Cervical cancer screenings, for example, are important for trans men and some non-binary people, but many doctors haven’t been trained on how to perform a risk assessment for someone who is not a cis woman.

“That’s actually one of the driving causes of the increased risk for cervical cancer in trans communities,” said Schreiber, adding that education therefore needs to not just be additive to the status quo, but used as a way to reinterpret common practices and assumptions in medicine that exclude the needs and realities of queer and trans people.

Developing a standard for national medical curricula is complicated by a lack of consistent and reliable data on the specific health concerns of queer and trans communities. However, those working for change say there is a lot that can be done as data collection improves.

In her internal medicine residency, Jackson has worked with administrators and fellow students to create a practical examination scenario in which the patient is trans. Residents were graded based on their ability to take a medical history, respect the person’s gender identity and provide trans-specific care recommendations.

Embedding trans and queer-specific care skills in assessments is an important signal that these skills aren’t optional for physicians caring for a diverse population.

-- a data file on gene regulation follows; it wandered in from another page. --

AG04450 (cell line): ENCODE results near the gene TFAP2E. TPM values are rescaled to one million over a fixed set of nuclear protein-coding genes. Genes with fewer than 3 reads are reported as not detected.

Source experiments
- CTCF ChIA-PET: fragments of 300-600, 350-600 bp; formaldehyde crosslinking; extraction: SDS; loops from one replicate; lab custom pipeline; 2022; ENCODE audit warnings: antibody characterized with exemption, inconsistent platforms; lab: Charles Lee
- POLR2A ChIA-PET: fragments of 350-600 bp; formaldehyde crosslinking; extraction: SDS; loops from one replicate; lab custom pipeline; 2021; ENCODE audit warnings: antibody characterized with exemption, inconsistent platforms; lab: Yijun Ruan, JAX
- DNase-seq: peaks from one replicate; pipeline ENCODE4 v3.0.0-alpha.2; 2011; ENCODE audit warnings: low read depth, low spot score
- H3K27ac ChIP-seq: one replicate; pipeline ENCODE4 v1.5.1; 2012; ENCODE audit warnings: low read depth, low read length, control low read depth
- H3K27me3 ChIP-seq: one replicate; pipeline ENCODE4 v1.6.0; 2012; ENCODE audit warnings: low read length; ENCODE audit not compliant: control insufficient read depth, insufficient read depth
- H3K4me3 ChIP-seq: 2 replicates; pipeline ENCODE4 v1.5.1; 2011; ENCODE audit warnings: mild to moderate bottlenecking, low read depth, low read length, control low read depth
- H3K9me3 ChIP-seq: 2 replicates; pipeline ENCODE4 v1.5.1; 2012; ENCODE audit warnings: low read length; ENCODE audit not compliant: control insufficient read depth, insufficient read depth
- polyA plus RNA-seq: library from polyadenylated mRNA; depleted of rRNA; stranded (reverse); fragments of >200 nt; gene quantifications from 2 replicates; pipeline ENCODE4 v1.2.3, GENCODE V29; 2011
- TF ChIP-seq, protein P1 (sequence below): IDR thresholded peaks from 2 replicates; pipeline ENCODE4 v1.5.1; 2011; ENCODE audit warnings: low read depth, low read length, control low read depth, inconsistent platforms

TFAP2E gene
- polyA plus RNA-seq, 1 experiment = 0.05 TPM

“That’s such an interesting way to really incorporate and make queer and trans health a benchmark for medical knowledge,” said Jackson.

Jackson also hopes to see anti-oppression training embedded in the pre-residency “bootcamp” residents take, as well as the lecture series they attend throughout their residencies.

Seeing changes in her residency has been rewarding, Jackson says, but the onus shouldn’t fall on passionate residents and professors to make changes. A national standard would make comprehensive education for queer and trans health care the standard, not the exception.

Both Schreiber and Jackson agree that better training isn’t the only solution to medical discrimination, as other social determinants of health — such as housing and income inequality, racism and colonialism — persist.

“Training and education is part of it, but I think the provision of concrete services, like funding more gender-affirming surgeries and shortening the waitlist, is also really important,” said Jackson.

Schreiber believes doctors can be a formidable force in making medicine a safer place for marginalized communities — one patient at a time.

Poverty, colonialism, racism, homophobia and transphobia “are ultimately creating health gaps, like the one we’re trying to address, so this will be very much a partial solution,” said Schreiber of improving medical training. “But it’s still part of a series of actions we can take right now.”  [Tyee]